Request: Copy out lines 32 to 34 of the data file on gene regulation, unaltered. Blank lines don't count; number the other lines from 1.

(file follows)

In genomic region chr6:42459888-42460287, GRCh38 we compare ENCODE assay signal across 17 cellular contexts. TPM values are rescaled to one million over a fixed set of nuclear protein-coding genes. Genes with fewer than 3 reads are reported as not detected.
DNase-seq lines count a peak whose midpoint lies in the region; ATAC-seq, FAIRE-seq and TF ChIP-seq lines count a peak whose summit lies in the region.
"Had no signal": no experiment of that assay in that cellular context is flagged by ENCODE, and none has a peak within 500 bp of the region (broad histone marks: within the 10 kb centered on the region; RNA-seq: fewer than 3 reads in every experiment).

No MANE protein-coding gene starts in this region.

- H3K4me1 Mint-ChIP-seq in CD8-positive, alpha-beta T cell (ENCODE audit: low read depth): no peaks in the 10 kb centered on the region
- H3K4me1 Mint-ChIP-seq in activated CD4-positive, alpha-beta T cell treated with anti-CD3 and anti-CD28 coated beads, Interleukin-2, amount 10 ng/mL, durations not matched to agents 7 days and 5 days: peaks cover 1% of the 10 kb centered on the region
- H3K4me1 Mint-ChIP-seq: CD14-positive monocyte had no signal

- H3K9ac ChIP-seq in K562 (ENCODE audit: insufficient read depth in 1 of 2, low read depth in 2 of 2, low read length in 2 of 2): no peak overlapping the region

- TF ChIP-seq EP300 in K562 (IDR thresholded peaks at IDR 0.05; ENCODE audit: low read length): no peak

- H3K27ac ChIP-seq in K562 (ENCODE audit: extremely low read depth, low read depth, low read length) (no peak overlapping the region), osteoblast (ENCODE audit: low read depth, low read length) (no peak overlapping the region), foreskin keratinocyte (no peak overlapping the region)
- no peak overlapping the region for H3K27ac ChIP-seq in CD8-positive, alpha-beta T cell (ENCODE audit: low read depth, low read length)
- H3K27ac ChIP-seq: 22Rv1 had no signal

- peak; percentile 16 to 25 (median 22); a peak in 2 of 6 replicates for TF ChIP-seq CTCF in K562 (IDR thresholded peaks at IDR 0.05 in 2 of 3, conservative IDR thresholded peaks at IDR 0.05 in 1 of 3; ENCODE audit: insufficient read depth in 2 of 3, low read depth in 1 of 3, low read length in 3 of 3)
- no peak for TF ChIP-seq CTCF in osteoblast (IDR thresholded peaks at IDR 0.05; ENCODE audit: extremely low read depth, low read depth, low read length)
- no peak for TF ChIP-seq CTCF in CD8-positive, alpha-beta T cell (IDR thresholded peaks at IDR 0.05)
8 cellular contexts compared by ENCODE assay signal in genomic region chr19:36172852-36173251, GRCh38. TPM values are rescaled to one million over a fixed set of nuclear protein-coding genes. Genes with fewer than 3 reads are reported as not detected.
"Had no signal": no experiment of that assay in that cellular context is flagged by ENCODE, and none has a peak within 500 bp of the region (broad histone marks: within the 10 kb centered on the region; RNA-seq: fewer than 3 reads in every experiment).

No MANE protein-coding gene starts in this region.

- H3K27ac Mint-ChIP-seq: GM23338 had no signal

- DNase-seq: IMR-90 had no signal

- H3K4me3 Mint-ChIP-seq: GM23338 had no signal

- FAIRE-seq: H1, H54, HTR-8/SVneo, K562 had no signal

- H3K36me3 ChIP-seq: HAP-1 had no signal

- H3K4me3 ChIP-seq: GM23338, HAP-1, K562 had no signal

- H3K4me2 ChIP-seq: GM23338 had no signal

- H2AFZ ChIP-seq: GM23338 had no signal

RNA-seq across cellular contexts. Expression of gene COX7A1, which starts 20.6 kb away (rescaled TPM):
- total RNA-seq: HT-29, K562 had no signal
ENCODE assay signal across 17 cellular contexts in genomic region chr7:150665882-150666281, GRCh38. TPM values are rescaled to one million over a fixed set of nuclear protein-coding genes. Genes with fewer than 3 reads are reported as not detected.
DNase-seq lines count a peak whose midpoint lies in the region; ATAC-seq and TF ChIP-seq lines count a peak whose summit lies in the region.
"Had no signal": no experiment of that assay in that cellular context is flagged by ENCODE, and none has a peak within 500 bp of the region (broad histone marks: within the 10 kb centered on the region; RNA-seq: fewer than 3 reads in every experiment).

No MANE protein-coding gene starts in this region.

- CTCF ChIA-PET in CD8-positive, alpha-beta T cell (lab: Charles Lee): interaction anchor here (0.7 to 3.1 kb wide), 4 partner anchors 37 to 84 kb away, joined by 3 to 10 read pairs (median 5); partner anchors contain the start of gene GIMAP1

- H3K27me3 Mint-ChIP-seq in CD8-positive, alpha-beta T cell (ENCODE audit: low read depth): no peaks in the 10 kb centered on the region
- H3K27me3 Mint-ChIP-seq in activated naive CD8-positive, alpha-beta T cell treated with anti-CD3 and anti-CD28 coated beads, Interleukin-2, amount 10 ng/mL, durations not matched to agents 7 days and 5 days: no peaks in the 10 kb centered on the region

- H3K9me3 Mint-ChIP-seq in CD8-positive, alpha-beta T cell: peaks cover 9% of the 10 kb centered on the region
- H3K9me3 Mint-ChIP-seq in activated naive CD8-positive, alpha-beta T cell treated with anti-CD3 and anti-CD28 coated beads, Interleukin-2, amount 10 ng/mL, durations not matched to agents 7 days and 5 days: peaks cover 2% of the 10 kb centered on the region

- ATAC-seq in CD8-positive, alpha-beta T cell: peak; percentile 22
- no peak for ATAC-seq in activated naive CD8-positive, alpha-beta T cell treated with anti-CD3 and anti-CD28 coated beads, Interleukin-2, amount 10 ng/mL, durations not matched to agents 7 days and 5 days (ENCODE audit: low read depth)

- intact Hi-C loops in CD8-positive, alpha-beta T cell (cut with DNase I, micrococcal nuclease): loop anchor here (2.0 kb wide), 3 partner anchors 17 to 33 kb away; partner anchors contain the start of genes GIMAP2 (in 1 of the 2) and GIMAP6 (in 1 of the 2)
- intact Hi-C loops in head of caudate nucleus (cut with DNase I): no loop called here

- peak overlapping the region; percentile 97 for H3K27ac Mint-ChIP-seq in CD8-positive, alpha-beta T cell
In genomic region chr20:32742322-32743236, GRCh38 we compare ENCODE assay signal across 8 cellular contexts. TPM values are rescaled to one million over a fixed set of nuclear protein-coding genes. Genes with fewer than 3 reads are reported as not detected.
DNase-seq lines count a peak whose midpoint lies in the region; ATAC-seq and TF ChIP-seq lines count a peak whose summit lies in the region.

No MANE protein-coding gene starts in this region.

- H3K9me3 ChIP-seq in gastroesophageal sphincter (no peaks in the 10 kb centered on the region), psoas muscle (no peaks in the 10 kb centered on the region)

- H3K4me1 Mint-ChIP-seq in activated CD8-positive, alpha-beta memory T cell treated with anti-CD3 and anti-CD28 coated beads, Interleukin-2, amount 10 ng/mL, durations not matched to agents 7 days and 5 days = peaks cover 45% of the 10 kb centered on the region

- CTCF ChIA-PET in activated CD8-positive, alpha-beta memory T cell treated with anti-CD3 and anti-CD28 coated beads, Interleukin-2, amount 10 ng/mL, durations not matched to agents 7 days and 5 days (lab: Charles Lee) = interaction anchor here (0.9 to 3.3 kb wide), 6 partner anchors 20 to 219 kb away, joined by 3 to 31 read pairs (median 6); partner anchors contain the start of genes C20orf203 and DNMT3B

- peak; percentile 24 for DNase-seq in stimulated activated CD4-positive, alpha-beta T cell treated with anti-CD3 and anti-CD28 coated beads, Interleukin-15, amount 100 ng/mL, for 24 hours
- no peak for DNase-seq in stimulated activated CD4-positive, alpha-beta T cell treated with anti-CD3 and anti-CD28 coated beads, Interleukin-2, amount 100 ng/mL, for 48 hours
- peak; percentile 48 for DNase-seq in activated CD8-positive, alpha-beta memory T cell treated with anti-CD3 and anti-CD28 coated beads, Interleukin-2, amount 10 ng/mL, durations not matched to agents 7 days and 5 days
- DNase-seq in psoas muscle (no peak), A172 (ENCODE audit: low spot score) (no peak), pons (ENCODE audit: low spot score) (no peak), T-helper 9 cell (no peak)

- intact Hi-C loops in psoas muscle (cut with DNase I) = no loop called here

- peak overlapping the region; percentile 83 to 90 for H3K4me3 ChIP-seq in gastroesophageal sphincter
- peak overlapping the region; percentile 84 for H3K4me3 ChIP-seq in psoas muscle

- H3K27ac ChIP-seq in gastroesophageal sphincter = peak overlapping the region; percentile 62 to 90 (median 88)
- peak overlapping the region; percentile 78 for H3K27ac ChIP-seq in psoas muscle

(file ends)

No MANE protein-coding gene starts in this region.

- CTCF ChIA-PET in CD8-positive, alpha-beta T cell (lab: Charles Lee): interaction anchor here (0.7 to 3.1 kb wide), 4 partner anchors 37 to 84 kb away, joined by 3 to 10 read pairs (median 5); partner anchors contain the start of gene GIMAP1

- H3K27me3 Mint-ChIP-seq in CD8-positive, alpha-beta T cell (ENCODE audit: low read depth): no peaks in the 10 kb centered on the region